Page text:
(The entire section is 480 words.)

Empedocles: Fragments Love and Strife, and Evolution (Student Guide to World Philosophy)

Besides “Fire and Water and Earth and the boundless height of Air,” there exist “dread Strife, too, apart from these, of equal weight to each, and Love in their midst, equal in length and breadth. . . . It is she that is believed to be implanted in the frame of mortals. It is she that makes them have thoughts of love and work the works of peace. They call her by the names of Joy and Aphrodite.” Love and Strife are the forces that cause motion, though Empedocles at the same time seems to regard them as kinds of matter. However, they are not conscious beings: “Aphrodite” is just whatever it is inside people that impels them to form unions. Cosmically, it causes unlike to mix with unlike. Strife, the opposite force of repulsion, causes separation and, as a result, union of like with like. The four roots, plus Love and Strife, are all that exists.Behold the sun, everywhere bright and warm, and all the immortal things that are bathed in heat and bright radiance. Behold the rain, everywhere dark and cold; and from the earth issue forth things close-pressed and solid. When they are in strife, all these are different in form and separated; but they come together in love and are desired by one another. For out of these have sprung all things that were and are and shall be—trees and men and women, beasts and birds and the fishes that dwell in the waters, yea, and the gods that live long lives and are exalted in honor. For there are these alone; but running through one another, they take different shapes—so much does mixture change them.

...

(The entire section is 638 words.)

Empedocles: Fragments Purifications (Student Guide to World Philosophy)

The poem Purifications begins with a curiously charming proem in which Empedocles describes his own divinity.Friends, that inhabit the great town looking down on the yellow rock of Acragas, up by the citadel, busy in goodly works, harbors of honor for the stranger, men unskilled in meanness, hail. I go about among you an immortal god, no mortal now, honored among all as is meet, crowned with fillets and flowery garlands. Whenever I come to men and women, in the flourishing towns, straightway is reverence done me; they go after me in thousands asking of me what is the way to gain; some desiring oracles, while some, who for many a weary day have been pierced by the grievous pangs of all manner of sickness, beg to hear from me the word of healing. . . . But why do I harp on these things, as if it were any great matter that I should surpass mortal, perishable men?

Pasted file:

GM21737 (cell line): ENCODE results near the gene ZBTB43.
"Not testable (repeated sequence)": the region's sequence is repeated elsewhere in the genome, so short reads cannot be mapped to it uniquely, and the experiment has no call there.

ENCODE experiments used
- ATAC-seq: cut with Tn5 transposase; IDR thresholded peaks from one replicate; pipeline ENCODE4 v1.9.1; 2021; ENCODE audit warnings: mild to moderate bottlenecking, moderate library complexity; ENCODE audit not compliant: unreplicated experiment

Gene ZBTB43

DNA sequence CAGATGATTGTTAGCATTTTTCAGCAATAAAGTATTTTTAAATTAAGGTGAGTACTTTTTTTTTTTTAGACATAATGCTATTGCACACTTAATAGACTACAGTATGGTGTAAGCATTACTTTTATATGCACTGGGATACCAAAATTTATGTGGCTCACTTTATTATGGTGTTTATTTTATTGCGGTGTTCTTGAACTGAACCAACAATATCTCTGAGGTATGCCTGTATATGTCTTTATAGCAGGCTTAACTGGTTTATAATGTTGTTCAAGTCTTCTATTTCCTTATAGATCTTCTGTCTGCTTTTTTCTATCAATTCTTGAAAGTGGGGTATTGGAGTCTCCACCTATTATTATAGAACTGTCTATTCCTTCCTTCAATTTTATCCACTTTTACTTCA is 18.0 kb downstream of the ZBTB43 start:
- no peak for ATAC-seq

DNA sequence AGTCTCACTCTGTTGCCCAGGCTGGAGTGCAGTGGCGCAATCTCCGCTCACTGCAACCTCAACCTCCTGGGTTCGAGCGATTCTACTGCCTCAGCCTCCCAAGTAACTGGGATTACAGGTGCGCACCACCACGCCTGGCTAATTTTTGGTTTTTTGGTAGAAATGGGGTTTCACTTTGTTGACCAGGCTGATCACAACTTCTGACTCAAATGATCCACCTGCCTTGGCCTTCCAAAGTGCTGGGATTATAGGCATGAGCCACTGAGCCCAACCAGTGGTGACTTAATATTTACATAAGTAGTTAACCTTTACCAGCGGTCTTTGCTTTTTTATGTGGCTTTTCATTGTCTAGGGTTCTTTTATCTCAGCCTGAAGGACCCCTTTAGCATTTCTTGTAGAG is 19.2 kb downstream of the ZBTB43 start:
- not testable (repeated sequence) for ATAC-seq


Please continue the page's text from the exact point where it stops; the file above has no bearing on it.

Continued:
Empedocles literally believed himself to be a god, though a fallen one:There is an oracle of Necessity, an ancient ordinance of the gods, eternal and sealed fast by broad oaths, that whenever one of the divinities . . . has sinfully polluted his hands with blood, or followed strife and forsworn himself, he must wander thrice ten thousand seasons [an indeterminate time; Empedocles never defined the length of a season] from the abodes of the blessed, being born throughout the time in all manners of mortal forms, changing one toilsome path of life for another. For the mighty Air drives him into the Sea, and the Sea spews him forth on the...

(The entire section is 617 words.)

Empedocles: Fragments Bibliography (Student Guide to World Philosophy)

Additional Reading

Guthrie, W. K. C. A History of Greek Philosophy. Cambridge, England: Cambridge University Press, 1962-1981. Volume 2 of this set contains a 143-page chapter on Empedocles. Guthrie’s writing is clear and his scholarship is superb, making this the best place for a nonspecialist to begin studying Empedocles.

Inwood, Brad. The Poem of Empedocles. Toronto: University of Toronto Press, 1992. This excellent work proceeds on the unorthodox thesis that the extant fragments come from a single poem rather than from two very different poems. It contains a long introduction in which the author presents...

(The entire section is 495 words.)